be a method that works in water, in an open flask, [and] with procedures that are simple enough to be automated," said Baran.
His group's previous work in synthesizing a natural product heterocycle, palau'amine, a toxin made by sea sponges in the Western
Pacific that has shown anticancer, antibacterial and antifungal pharmaceutical promise, was a helpful beginning.
"As we developed an understanding of how that compound reacts, we recognized that it might help us solve this larger problem
that discovery chemists face," said Baran in the release. In that synthesis, palau'amine was made by a route featuring highly
chemoselective transformations, cascade reactions, and a transannular cyclization to produce the trans-5,5 ring junction (2) and led the researchers to examine reagents that would modify heterocycles directly.
Although direct methods exist, they often require extreme temperatures as well as expensive and hazardous reagents. During
2010 and 2011, Baran's laboratory experimented with several comparatively safe chemical reagents that work in mild conditions
to make commonly desired heterocycle modifications, such as the addition of a difluoromethyl group, according to the TSRI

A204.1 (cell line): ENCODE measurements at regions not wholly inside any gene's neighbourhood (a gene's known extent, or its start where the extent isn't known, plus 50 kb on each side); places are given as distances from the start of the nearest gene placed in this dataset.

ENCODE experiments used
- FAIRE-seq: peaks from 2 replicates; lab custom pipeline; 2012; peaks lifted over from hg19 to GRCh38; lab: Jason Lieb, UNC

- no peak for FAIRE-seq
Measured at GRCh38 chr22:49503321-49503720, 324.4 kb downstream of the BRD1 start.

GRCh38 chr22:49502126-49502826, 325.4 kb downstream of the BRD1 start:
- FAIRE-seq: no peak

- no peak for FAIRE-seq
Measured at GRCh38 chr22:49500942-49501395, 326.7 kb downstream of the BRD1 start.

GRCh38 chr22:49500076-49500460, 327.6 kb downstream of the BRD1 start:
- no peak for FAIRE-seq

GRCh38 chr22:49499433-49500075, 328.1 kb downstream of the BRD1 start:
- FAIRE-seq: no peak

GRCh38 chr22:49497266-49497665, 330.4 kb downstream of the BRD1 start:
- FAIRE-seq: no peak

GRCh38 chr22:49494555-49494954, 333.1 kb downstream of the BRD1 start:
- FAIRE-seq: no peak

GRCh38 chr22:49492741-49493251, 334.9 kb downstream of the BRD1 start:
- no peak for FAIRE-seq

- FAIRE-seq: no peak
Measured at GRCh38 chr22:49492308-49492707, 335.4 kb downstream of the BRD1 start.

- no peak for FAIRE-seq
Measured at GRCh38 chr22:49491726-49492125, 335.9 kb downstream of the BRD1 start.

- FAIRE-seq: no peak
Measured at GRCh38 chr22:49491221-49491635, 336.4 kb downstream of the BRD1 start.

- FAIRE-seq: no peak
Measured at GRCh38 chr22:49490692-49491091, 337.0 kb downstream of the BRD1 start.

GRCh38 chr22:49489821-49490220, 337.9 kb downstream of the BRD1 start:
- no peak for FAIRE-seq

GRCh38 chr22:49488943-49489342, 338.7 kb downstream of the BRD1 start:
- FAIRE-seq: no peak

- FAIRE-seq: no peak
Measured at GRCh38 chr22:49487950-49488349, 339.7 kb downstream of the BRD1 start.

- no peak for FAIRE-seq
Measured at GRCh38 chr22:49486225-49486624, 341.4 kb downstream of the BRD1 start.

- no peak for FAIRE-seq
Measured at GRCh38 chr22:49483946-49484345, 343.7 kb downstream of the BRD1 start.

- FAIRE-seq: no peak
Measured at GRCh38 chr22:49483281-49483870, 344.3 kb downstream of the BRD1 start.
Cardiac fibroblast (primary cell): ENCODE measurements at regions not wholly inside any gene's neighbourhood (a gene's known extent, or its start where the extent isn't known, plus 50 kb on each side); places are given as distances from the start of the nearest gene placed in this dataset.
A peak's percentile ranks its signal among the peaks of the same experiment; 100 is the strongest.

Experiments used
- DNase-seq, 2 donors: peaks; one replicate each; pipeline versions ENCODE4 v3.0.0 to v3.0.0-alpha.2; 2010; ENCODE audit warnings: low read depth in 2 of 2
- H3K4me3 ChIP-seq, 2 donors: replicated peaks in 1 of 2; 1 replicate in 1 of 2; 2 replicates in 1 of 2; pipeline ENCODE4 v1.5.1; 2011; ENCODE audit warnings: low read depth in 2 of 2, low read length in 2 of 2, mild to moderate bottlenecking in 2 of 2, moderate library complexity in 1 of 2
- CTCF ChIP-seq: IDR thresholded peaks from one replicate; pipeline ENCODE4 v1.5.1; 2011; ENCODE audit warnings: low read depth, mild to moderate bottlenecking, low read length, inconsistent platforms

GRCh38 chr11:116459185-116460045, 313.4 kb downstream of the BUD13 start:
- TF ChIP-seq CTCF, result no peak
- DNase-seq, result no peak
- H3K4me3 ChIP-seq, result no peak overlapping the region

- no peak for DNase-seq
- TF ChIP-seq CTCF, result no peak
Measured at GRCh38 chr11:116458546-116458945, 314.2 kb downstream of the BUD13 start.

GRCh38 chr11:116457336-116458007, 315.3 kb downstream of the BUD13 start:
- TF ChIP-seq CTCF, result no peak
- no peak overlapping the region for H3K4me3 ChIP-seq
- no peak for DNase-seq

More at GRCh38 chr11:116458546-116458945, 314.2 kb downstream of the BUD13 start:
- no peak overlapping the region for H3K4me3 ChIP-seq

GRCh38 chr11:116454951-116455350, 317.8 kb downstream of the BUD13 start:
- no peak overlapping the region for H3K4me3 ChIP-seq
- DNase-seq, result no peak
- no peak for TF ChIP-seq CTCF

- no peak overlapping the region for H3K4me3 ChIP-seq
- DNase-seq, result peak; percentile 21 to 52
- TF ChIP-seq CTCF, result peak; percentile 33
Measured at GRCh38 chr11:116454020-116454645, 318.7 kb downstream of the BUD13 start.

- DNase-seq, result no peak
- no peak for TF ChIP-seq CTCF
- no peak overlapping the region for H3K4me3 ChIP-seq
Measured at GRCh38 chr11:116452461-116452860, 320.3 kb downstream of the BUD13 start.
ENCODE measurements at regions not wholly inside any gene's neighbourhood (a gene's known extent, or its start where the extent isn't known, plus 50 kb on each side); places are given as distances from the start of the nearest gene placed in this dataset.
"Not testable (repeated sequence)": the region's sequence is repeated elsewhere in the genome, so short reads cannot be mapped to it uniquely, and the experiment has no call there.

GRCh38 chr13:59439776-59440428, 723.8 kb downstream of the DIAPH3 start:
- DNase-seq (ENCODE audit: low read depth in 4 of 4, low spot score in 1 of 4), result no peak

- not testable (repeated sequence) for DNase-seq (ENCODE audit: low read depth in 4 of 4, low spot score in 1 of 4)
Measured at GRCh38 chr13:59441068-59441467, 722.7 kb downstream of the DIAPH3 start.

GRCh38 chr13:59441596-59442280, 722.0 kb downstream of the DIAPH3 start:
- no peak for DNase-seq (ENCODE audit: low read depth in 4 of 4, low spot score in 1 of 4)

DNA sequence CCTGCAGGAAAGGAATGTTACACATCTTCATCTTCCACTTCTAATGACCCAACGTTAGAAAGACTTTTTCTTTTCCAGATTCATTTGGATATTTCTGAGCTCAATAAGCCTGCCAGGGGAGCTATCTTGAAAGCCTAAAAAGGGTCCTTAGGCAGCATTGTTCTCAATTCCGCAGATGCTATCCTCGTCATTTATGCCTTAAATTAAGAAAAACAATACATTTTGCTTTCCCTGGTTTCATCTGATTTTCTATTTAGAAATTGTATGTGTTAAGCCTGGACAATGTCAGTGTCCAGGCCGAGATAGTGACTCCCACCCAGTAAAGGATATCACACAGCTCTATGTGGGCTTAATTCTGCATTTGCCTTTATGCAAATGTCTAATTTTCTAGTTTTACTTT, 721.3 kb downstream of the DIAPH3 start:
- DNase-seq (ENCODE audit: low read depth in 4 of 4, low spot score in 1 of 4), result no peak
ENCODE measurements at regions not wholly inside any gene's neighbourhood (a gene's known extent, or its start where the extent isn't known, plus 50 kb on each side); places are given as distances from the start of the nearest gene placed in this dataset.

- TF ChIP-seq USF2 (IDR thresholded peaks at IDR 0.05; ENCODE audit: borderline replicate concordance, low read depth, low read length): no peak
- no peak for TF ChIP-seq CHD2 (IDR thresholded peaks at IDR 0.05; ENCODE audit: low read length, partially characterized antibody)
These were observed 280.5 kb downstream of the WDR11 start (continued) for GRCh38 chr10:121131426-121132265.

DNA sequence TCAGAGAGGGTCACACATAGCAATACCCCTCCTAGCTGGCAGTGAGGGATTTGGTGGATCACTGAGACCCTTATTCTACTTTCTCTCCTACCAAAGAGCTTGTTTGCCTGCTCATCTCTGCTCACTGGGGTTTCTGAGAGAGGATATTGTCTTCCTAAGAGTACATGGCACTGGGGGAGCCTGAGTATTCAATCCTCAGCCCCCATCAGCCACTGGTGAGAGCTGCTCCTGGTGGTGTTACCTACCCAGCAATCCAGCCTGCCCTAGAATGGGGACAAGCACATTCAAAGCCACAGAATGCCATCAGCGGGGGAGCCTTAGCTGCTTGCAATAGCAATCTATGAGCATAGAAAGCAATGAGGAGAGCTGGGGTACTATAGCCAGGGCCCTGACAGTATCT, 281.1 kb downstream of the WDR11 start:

2012 release. One of these new reagents, a zinc dialkylsulfinate salt (DFMS), which was designed to transfer the difluoromethyl
group, turned out to work particularly well. "We quickly realized that we might be able to make related zinc sulfinate salts
that would attach other functional groups to heterocycles," Baran said.
In their recent work, Baran and his team developed an initial toolkit consisting of 10 of these zinc-based salts, each of
which attaches a different functional group to a heterocycle framework. "We selected these groups because they are commonly
used by medicinal chemists," said Fionn O'Hara, PhD, a postdoctoral researcher in the Baran laboratory and a co-author of
the recent study (1). In many cases, these reagents can be used to sequentially make more than one modification to a starting
compound. The groups that can be attached with the new reagents include trifluoromethyl, difluoromethyl, trifluoroethyl, monofluoromethyl,
isopropyl and triethylene glycol monomethyl ether.
To show the ability of the reagents to work in biological media, Baran's team used the reagents to difluoromethylate or trifluoromethylate
heterocycles in a solution of cell lysate as well as to serve as a buffer medium (i.e., tris), which is commonly used in laboratory-dish
Baran's laboratory collaborated with scientists from Pfizer. "They provided insight into the types of compounds that would
be valuable, assistance with optimization, and, most importantly, testing of the chemistry in their drug-discovery laboratories,
where it is meant to be used," Baran said.
The first of the zinc sulfinate salts, DFMS, also known as Baran difluoromethylation reagent, is being manufactured in bulk
and marketed by chemical suppliers, according to the TSRI release. Baran is working to expand his initial toolkit to provide
more heterocycle-modifying choices.